The repeal of net neutrality ushers in a new chapter of the internet that could eventually transform the way Americans communicate, shop and consume information online.
The Federal Communications Commission’s party-line vote Thursday to dump the Obama-era rules, which required internet service providers to treat all Web traffic equally, opens the door for companies like Verizon and AT&T to experiment with new business models free from government regulation.
ISPs point to an array of possible pro-consumer outcomes like “family friendly” broadband packages that block content not suitable for children, or guaranteed fast speeds for health-related mobile applications. But net neutrality advocates paint an array of troubling scenarios — from smaller websites like the crafts marketplace Etsy and streaming service Vimeo forced to pay tolls to reach consumers, to cable giants like Comcast blocking or slowing disfavored sites while giving priority to their own content.
“You will see fast lanes and slow lanes. You can’t have fast lanes without slow lanes,” said Gigi Sohn, a net neutrality advocate who worked as an FCC aide when the rules were passed in 2015. “That will mean some of your websites are going to load slower, and some you like, mainly the smaller ones, may cease to exist because they can’t pay to get to customers faster.”
Thursday’s move comes amid a rapidly changing media environment in which the internet is hotly contested turf. Big media companies like Disney, which just announced plans to acquire 21st Century Fox film and TV assets in a $52 billion deal, will still have the resources to negotiate deals with internet providers for preferential access to consumers — but net neutrality advocates fear that smaller competitors and innovative startups will find themselves priced out.
“As a result of today’s misguided action, our broadband providers will get extraordinary new powers. They will have the power to block websites, the power to throttle services, and the power to censor online content,” Democratic FCC Commissioner Jessica Rosenworcel said at Thursday’s meeting. “They will have the right to discriminate and favor the internet traffic of those companies with whom they have pay-for-play arrangements and the right to consign all others to a slow and bumpy road.”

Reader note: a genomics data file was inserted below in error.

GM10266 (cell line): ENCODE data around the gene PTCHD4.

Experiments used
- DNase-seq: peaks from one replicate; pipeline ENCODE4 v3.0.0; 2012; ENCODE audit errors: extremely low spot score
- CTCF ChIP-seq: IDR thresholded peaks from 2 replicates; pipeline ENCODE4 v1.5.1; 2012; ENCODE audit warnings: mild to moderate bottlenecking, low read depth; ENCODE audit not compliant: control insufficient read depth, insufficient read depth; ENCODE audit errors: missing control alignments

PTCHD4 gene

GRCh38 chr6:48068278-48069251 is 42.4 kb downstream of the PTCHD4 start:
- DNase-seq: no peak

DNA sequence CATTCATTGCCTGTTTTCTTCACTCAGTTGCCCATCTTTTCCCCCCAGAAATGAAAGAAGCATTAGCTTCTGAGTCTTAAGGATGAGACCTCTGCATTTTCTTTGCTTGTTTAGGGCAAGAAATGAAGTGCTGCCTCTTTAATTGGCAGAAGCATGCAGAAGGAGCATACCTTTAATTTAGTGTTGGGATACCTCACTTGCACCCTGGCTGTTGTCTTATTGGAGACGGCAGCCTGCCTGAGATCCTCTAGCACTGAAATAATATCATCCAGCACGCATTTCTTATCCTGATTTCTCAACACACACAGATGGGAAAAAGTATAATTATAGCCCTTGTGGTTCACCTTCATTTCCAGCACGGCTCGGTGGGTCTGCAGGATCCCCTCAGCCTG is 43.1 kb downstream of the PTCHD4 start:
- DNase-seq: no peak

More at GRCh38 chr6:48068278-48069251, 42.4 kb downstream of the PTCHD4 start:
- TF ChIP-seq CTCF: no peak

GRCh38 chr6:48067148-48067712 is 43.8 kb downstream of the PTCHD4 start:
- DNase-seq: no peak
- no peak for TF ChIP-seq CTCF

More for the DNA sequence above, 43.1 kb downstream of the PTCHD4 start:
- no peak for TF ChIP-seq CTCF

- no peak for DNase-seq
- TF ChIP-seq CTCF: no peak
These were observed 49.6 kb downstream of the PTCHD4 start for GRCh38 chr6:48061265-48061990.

The FCC’s Republican majority, led by Chairman Ajit Pai, and the major internet providers are adamant that the regulatory rollback won’t change things for Americans.
Claims that the net neutrality repeal will destroy the internet are “a scary bedtime story for the children of telecom geeks,” GOP Commissioner Mike O’Rielly said Thursday. ISPs say they have no plans to engage in some of the nefarious practices the activists are warning about.
“It is not going to end the internet as we know it. It is not going to kill democracy. It is not going to stifle free expression online,” Pai said. “If stating these propositions alone doesn’t demonstrate their absurdity, our internet experience before 2015, and our internet experience tomorrow, once this order passes, will prove them so.”
The hype around net neutrality “has given the public an over-exaggerated and catastrophic image of what is likely and is going to happen,” said Michael Powell, head of the cable industry trade group NCTA and himself a former Republican FCC chairman.